As an alternative treatment to antibiotics, immunotherapy should represent an option to prevent MDR infections by P. aeruginosa. A universal protein-based vaccine against P. aeruginosa remains a critical unmet medical need. To identify possible antigens suitable for the development of a P. aeruginosa vaccine, we explored the reverse vaccinology approach integrated with additional genomic and bioinformatic approaches. This strategy involved an initial screening of target antigens on the basis of their putative cellular localization; this identified a large number of proteins (2,430 ORFs) predicted to be surface or membrane-associated to various extents. Note that the P. aeruginosa genome is larger than most sequenced bacteria (6.3 Mb) (5) and the resulting high number of 5,570 predicted protein encoding genes challenges this approach. Hence, additional criteria were included for antigen selection, with the aim of reducing the pool to a reasonable number of candidates and to rationalize the subsequent experimental steps. In particular, the absence of sequence similarity to proteins encoded by the commensal E. coli K12 strain, as well as sequence similarity to proteins involved in primary house-keeping and cell metabolism functions have been used as cutting edge to narrow the shortlist of antigens. Proteins displaying epitopes very similar to those present in widely-conserved proteins from human and mouse origin were also excluded as candidates, as they might be poorly immunogenic and have a high probability of behaving as self-antigens.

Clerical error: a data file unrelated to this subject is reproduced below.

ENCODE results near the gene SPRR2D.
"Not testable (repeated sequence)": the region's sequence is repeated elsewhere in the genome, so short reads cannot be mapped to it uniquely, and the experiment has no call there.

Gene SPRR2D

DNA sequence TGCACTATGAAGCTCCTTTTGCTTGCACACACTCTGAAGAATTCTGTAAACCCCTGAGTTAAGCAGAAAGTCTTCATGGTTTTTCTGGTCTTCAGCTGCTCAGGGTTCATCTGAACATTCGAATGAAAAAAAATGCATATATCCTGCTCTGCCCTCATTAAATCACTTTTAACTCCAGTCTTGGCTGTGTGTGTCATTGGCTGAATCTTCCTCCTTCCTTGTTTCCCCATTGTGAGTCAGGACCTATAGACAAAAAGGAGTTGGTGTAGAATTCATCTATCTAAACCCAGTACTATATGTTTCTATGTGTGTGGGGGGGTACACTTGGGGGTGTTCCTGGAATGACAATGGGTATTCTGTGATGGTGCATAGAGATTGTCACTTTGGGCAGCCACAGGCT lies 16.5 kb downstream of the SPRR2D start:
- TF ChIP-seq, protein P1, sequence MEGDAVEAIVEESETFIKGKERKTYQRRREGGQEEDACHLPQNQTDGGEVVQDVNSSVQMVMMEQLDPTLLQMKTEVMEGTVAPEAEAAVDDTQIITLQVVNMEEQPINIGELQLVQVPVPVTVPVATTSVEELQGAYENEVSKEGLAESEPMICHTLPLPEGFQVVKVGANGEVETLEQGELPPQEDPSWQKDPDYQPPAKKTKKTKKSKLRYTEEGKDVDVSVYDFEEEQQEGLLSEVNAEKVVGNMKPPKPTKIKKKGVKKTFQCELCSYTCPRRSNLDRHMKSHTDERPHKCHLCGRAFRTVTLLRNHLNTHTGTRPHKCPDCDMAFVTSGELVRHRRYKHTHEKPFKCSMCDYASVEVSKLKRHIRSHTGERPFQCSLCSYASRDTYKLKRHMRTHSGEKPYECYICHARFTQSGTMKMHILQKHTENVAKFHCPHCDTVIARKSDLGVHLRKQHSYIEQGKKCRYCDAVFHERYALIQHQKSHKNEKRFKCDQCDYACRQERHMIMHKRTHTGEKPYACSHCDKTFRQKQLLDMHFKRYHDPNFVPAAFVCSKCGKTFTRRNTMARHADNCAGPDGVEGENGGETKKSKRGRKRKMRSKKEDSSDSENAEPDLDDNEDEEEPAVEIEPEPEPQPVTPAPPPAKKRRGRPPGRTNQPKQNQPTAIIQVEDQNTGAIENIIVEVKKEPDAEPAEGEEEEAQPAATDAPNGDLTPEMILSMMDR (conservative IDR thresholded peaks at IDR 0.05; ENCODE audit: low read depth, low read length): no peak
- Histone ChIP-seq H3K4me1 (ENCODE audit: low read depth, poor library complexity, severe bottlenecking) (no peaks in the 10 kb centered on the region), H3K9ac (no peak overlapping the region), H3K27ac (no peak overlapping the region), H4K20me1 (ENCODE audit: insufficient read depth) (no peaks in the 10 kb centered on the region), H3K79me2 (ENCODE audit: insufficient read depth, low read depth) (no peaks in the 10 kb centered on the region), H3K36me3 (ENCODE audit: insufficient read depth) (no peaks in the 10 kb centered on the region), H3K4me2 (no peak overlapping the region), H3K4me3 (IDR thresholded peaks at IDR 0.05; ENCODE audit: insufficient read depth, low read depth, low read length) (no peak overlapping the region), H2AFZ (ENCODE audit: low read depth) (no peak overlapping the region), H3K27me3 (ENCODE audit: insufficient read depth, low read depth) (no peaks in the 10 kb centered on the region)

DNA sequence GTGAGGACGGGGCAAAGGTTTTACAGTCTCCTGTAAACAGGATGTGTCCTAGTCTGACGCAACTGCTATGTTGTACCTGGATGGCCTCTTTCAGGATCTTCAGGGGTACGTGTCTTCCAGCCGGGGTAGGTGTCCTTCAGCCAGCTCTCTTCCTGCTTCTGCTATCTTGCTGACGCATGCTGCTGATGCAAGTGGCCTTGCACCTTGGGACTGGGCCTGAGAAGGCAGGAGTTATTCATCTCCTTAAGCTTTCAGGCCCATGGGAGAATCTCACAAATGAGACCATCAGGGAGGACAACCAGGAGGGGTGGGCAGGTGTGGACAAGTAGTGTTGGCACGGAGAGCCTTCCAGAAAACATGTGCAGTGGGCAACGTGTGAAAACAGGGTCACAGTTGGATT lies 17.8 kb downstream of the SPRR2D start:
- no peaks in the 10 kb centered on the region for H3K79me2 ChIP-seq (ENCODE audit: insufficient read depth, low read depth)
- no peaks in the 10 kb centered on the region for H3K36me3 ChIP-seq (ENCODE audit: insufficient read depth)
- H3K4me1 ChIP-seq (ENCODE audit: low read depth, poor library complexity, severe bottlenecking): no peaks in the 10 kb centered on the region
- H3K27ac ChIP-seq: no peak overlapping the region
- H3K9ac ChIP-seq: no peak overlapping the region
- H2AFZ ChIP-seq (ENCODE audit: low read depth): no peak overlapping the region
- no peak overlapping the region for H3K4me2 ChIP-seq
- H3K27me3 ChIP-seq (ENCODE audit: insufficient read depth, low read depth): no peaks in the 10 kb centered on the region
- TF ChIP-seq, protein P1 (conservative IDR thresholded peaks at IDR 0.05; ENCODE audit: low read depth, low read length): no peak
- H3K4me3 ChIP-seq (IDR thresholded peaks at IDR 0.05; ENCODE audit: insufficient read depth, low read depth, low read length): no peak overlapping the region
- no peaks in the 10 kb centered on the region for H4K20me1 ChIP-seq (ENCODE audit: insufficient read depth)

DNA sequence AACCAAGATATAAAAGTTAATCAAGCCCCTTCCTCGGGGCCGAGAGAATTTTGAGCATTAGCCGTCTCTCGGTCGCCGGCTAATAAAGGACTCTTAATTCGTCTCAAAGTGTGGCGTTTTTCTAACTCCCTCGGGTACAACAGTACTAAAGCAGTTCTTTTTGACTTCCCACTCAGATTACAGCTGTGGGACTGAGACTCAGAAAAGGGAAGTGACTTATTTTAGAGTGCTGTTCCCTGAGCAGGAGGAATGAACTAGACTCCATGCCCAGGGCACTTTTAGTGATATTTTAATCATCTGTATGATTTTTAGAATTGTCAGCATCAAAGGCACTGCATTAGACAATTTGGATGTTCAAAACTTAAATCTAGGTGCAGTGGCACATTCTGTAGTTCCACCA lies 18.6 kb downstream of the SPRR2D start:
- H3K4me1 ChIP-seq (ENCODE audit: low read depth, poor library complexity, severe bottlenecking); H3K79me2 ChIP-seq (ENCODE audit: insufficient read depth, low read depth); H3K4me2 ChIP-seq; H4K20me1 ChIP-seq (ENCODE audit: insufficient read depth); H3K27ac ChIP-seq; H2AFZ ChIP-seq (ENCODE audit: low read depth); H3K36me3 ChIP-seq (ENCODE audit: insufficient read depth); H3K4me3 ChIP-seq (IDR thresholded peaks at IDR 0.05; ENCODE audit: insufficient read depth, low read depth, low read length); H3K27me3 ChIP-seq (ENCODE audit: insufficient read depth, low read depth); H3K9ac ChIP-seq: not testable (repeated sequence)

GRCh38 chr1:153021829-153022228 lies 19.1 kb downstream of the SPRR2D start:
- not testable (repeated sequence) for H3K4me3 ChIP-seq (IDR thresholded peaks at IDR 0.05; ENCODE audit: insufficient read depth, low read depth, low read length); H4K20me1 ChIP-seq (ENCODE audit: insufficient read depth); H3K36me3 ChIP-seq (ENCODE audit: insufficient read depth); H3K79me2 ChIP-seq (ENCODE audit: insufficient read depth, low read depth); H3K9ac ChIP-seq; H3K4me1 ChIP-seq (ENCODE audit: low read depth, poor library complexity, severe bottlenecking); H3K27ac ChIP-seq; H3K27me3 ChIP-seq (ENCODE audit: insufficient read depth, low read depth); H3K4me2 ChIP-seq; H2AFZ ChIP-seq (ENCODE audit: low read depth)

Considering that large sequence diversity characterizes P. aeruginosa genome, we tested the conservation of selected candidates among the P. aeruginosa complete genome sequences available on public databases. This analysis confirmed the presence and conservation of selected antigens in the core genome. Further genomic analysis considered sequence intraclonal diversity of selected antigens in clinical strains isolated from CF patients. It is recognized that P. aeruginosa is an antigenically variable microorganism and can undergo phenotypic variation under changing environmental conditions, such as the airways in CF patients (23). In particular, the adaptation process generates unique lineages of P. aeruginosa pathogenic variants that differ systematically from environmentally-acquired strains and can escape immune recognition (24). We considered this question worthy of investigation and expanded the comparative sequence analysis on a collection of 19 clinical strains isolated from CF patients at the onset of infection and after years of chronic colonization (25, 26). The selected antigens were conserved among CF clinical isolates indicating that the corresponding genes were not under positive selection and these antigens could be useful for targeting both the initial infecting strains and those promoting progression toward chronic infection. Considering the epidemiology of P. aeruginosa infection, both environmental-to-host and patient-to-patient transmission have been described and it appears likely that highly conserved not-adapted antigens might have superior clinical relevance.